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Rasouli Decision in Canada: What does it mean for Health Care Professionals?


In North America, although Canada and the United States are separate countries, and each State and Province have their own areas of jurisdictional responsibility, both countries share the legal formulation that Supreme Court rulings set precedential interpretations of the law. Jurists, lawyers and legislators on both sides of the border often draw freely from each other's jurisprudence. Thus, the recent Rasouli decision by the Canadian Supreme Court should make physicians and policy makers on both sides of the border look carefully at the ruling's implications.1 It would then be prudent for those given the mandate to protect at the same time the integrity of responsible, ethical and professionally sound health care to avoid the potentially negative impact this current ruling can have on patients at the end of life and those whose professional duty is to assure the most humane care possible.

As gracefully and forcefully explained and commented on by one of Canada's foremost ethicists, Arthur Schafer, the potential implications for the future of health care are profound. To quote, "The Supreme Court of Canada's 5-2 decision in Rasouli is a clear victory for the family. Sadly, it is a loss for common sense and common humanity. It is also a blow against physician integrity and potentially damaging to the Canadian health-care system."2 As Schafer explains in his article, "The salient facts in this case are these: Hassan Rasouli has been unconscious and on life support since October, 2010. He is in a near-vegetative state with no realistic prospect for recovery. Although his body will inevitably deteriorate further, he can be kept alive, almost indefinitely, in a hospital intensive-care unit: He needs a tube down his throat so that he can breathe, a catheter in his bladder, large central tubes for fluids and medications, frequent surgical removal of infected skin tissue to prevent gangrenous infections, suctioning of his lungs to remove fluids that would choke him".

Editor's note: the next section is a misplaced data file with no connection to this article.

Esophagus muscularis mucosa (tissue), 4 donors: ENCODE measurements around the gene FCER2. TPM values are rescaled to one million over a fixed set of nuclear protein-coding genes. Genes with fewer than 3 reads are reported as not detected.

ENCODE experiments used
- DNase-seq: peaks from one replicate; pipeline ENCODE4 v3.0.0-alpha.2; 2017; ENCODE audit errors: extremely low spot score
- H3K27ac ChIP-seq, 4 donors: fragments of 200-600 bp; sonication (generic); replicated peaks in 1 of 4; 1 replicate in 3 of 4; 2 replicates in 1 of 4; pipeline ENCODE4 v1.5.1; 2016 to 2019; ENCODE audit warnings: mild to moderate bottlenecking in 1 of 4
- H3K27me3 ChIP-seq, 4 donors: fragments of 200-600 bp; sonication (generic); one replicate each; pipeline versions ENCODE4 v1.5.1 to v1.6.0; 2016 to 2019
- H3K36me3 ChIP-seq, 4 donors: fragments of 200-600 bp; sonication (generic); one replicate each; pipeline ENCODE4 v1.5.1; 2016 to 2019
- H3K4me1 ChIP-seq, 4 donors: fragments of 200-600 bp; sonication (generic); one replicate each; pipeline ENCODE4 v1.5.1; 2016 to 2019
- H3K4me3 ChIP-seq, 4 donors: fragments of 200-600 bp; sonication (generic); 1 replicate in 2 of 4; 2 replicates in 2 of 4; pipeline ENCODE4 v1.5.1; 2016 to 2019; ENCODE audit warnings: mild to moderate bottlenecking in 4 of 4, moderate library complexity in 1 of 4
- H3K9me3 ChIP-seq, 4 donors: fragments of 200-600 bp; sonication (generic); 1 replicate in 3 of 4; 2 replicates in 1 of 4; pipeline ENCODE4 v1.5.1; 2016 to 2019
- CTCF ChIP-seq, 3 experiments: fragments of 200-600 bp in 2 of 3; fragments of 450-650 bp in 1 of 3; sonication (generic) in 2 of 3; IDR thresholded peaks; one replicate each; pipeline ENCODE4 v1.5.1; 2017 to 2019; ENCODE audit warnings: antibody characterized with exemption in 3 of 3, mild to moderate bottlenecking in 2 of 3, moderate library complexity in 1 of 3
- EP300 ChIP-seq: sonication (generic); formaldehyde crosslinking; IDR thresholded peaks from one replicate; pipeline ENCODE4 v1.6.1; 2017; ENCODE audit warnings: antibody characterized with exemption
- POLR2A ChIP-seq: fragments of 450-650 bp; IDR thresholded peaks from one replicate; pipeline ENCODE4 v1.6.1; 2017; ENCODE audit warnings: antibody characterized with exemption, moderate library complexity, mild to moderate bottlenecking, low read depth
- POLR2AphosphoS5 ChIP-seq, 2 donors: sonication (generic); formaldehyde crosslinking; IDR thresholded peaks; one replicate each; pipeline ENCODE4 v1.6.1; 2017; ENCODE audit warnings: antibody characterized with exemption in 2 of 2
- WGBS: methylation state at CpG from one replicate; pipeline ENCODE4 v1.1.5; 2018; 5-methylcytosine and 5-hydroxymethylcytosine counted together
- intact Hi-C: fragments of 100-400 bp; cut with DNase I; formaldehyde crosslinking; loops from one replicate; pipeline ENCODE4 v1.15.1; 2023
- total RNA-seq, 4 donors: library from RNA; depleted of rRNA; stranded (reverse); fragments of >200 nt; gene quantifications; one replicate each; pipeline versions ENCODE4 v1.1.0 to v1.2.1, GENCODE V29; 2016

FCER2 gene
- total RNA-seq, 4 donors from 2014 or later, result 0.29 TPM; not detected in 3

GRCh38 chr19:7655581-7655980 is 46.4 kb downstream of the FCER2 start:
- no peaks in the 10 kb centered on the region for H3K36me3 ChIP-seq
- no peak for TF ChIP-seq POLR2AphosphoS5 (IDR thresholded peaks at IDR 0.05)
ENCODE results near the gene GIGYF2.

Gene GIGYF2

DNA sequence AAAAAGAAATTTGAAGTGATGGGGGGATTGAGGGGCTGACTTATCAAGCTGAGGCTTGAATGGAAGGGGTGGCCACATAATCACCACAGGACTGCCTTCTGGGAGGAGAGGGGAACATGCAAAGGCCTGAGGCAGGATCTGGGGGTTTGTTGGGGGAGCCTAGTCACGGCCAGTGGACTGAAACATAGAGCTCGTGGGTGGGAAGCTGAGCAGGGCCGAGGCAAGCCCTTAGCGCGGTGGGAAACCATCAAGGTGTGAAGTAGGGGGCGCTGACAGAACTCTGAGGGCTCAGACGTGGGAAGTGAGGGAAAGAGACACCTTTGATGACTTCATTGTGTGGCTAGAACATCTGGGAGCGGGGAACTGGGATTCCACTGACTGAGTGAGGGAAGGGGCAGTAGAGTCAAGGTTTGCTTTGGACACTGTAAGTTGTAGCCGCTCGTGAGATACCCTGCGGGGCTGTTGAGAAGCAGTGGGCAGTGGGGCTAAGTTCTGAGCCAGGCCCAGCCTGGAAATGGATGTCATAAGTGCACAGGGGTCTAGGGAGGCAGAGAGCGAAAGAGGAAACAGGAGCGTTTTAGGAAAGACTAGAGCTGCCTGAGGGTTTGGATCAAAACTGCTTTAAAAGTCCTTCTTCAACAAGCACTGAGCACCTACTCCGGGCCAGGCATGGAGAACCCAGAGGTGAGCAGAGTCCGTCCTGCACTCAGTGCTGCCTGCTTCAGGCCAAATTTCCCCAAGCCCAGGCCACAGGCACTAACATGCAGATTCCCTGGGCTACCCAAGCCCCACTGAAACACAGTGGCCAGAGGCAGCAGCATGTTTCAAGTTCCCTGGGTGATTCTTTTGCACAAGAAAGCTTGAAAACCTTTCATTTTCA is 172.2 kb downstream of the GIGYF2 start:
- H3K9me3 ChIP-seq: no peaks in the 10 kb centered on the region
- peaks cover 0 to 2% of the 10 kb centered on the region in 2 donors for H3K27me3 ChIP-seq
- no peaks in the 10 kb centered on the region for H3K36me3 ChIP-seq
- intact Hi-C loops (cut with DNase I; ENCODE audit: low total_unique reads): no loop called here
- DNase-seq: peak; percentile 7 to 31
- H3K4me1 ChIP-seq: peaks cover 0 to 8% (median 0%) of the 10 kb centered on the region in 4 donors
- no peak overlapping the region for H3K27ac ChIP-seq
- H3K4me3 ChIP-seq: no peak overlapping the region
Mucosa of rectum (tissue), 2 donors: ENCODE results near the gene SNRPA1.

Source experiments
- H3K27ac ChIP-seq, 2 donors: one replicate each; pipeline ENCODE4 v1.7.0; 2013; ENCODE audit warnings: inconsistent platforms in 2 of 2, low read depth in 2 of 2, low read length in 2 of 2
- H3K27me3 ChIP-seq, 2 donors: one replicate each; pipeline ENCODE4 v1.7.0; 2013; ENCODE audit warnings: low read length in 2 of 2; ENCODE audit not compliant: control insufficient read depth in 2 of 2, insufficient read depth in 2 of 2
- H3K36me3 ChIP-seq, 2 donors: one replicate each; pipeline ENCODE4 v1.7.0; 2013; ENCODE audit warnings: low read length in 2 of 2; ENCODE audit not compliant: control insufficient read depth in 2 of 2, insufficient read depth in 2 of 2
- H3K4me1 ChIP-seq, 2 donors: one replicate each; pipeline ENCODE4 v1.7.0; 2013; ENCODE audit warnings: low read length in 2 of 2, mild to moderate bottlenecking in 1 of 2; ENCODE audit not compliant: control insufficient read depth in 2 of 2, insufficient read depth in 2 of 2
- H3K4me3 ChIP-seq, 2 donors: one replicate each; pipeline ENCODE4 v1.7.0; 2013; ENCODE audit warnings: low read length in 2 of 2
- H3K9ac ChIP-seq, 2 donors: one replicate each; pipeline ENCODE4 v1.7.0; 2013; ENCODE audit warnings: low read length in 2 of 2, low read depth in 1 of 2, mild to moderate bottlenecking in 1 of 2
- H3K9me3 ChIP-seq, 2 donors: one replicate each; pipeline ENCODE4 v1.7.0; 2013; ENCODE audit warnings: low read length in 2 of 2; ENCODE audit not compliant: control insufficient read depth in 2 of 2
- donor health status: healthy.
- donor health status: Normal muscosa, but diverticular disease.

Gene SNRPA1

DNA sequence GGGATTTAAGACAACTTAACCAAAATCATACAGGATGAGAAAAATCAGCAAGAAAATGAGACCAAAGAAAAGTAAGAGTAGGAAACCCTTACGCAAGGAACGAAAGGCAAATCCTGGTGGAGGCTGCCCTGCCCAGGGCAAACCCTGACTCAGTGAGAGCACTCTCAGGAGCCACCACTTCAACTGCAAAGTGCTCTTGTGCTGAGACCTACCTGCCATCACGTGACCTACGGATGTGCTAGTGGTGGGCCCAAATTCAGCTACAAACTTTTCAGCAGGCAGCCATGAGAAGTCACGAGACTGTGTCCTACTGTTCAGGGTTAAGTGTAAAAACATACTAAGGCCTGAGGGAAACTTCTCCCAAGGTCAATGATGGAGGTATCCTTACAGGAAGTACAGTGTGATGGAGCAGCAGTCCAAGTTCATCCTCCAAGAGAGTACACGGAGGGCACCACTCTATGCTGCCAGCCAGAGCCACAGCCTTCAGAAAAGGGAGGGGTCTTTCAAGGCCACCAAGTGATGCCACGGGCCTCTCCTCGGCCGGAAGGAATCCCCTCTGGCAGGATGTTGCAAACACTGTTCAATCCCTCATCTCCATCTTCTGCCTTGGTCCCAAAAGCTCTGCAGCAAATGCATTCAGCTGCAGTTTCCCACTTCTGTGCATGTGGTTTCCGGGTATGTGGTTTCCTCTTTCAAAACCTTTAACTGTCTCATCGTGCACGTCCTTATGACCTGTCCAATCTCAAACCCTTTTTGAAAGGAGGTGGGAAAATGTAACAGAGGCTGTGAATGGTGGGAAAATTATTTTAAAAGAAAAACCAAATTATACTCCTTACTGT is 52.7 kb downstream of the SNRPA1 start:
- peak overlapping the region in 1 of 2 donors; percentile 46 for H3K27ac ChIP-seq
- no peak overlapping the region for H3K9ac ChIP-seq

As Schaffer notes, "Mr. Rasouli's physicians propose that he should be given palliative care instead of life support. Continued ICU treatment is not merely "futile"; it is actively harmful. It can keep him alive, of course, but life is not an absolute value. Physician ethics does not permit procedures which on balance are harmful to the patient. Mr. Rasouli's wife, Parichehr Salasel, insists that her husband, as a devout Muslim, would want to be kept alive, even in these circumstances. She is his substitute decision maker (SDM or in American parlance Proxy for Health Care Decisions) and she refuses to consent to his discharge from the ICU and transfer to a palliative care program.